6. The circuit according to claim 1 wherein said first and second current sources comprise differential current values in an operational transconductance amplifier circuit and wherein said fourth MOS transistor drain comprises an output of an operational transconductance amplifier circuit.
7. The circuit according to claim 6 wherein said output comprises a part of an operational transconductance amplifier push-pull output.
8. An operational transconductance amplifier circuit comprising:
a differential pair stage having inputs comprising an inverting input and a non-inverting input, and outputs comprising a first differential current and a second differential current; and
a push-pull output stage comprising:
a low-side, non-linear current mirror having a first current input, a second current input, and a
current output, wherein said first current input is coupled to said first differential current, wherein said second current input is coupled to said second differential current, and wherein said current output forms a low-side output for said operational transconductance amplifier; and
a high-side, non-linear current mirror having a first current input, a second current input, and a current output, wherein said first current input is coupled to said second differential current, wherein said second current input is coupled to said first differential current, wherein said current output forms a high-side output for said operational transconductance amplifier, and wherein said low-side and high-side non-linear current mirrors each comprise:
a first MOS transistor having gate, drain, and source, wherein said gate and drain are coupled together and further coupled to a first current input;
a second MOS transistor having gate, drain, and source, wherein said gate is coupled to said first MOS transistor gate and said drain is coupled to a second current input;
a third MOS transistor having gate, drain, and source, wherein said drain is coupled to said second MOS transistor source and said gate is coupled to said second MOS transistor drain; and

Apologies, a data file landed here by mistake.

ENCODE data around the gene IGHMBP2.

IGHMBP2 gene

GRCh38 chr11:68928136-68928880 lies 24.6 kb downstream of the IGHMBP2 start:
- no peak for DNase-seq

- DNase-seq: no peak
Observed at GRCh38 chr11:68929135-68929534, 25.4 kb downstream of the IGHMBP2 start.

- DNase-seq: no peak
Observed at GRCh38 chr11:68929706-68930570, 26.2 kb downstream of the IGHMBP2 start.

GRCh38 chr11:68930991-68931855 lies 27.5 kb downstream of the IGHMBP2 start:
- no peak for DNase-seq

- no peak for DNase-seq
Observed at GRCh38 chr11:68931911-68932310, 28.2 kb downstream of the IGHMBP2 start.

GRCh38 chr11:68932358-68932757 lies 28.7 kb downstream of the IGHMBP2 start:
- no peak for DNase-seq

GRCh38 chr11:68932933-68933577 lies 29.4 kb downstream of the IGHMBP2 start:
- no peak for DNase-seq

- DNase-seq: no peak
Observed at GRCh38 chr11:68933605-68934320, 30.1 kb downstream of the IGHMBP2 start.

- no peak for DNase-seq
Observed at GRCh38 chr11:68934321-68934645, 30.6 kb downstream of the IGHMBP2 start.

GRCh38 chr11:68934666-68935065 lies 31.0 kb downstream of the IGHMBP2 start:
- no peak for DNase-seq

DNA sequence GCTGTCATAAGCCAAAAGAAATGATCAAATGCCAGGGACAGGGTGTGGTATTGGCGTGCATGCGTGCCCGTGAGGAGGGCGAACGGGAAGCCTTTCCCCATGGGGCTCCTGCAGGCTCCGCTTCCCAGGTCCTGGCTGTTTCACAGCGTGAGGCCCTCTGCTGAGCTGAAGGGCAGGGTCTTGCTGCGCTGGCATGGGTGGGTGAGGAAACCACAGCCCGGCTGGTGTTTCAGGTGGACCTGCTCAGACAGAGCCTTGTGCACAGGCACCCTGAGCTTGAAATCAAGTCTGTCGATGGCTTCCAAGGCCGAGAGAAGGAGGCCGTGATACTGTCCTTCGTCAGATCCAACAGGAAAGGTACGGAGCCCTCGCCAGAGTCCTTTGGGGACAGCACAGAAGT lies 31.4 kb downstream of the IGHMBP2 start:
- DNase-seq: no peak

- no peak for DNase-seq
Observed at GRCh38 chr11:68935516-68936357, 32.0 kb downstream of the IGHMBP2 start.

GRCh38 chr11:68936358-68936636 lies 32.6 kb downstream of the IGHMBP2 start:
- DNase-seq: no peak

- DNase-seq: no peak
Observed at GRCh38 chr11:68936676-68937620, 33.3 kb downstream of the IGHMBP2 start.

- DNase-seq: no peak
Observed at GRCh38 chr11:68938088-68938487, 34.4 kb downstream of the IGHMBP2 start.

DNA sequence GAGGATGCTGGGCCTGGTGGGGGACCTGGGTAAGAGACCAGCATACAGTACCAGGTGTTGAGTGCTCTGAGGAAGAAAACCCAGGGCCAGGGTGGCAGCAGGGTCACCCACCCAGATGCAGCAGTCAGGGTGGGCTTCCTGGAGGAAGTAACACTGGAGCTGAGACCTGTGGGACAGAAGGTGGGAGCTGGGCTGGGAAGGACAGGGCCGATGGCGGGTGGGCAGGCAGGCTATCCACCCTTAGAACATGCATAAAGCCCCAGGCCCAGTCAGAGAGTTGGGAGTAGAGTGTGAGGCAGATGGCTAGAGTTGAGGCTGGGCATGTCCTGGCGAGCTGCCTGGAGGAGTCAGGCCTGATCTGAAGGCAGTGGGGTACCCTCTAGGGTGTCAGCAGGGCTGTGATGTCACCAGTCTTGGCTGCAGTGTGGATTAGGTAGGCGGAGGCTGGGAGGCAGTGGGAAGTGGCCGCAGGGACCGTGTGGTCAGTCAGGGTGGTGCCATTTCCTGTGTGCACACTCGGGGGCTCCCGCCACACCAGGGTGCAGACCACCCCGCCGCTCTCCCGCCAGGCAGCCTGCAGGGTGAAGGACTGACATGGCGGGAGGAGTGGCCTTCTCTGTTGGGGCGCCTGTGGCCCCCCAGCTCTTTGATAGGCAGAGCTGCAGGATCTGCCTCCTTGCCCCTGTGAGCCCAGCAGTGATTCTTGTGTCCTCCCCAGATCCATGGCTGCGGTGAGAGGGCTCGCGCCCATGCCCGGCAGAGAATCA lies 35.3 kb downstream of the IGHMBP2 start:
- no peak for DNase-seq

a fourth MOS transistor having gate, drain, and source, wherein said gate is coupled to said
third MOS transistor gate, said source is coupled to said first MOS transistor source and said third MOS transistor source, and said drain forms a current output, wherein said current output value linearly tracks said second current input value over a first range of relative values between said first and second current inputs, and wherein said current output is a non-linear, large value over a second range of relative values between said first and second current inputs.
9. The circuit according to claim 8 wherein said low-side, non-linear current mirror comprises NMOS transistors and wherein said high-side, non-linear current mirror comprises PMOS transistors.
10. The circuit according to claim 8 wherein said first, second, third, and fourth MOS transistors of said low-side, non-linear current mirror comprise an arrangement wherein the size of said second MOS transistor is a first multiple of the size of said first MOS transistor, wherein said first multiple is greater than one, wherein the size of said fourth MOS transistor is a second multiple of the size of said third MOS transistor, and wherein said second multiple is greater than one.
11. The circuit according to claim 10 wherein said first multiple is between about 3 and 7 and said second multiple is between about 1.5 and 5.
12. The circuit according to claim 8 wherein said first, second, third, and fourth MOS transistors of said high-side, non-linear current mirror comprise an arrangement wherein the size of said second MOS transistor is a first multiple of the size of said first MOS transistor, wherein said first multiple is greater than one, wherein the size of said fourth MOS transistor is a second multiple of the size of said third MOS transistor, and wherein said second multiple is greater than one.
13. The circuit according to claim 12 wherein said first multiple is between about 3 and 7 and said second multiple is between about 1.5 and 5.
14. The circuit according to claim 8 further comprising:
a means to mirror said first and second differential currents from said differential pair stage to said low-side, non-linear current mirror; and
a means to mirror said first and second differential currents from said differential pair stage to said high-side, non-linear current mirror.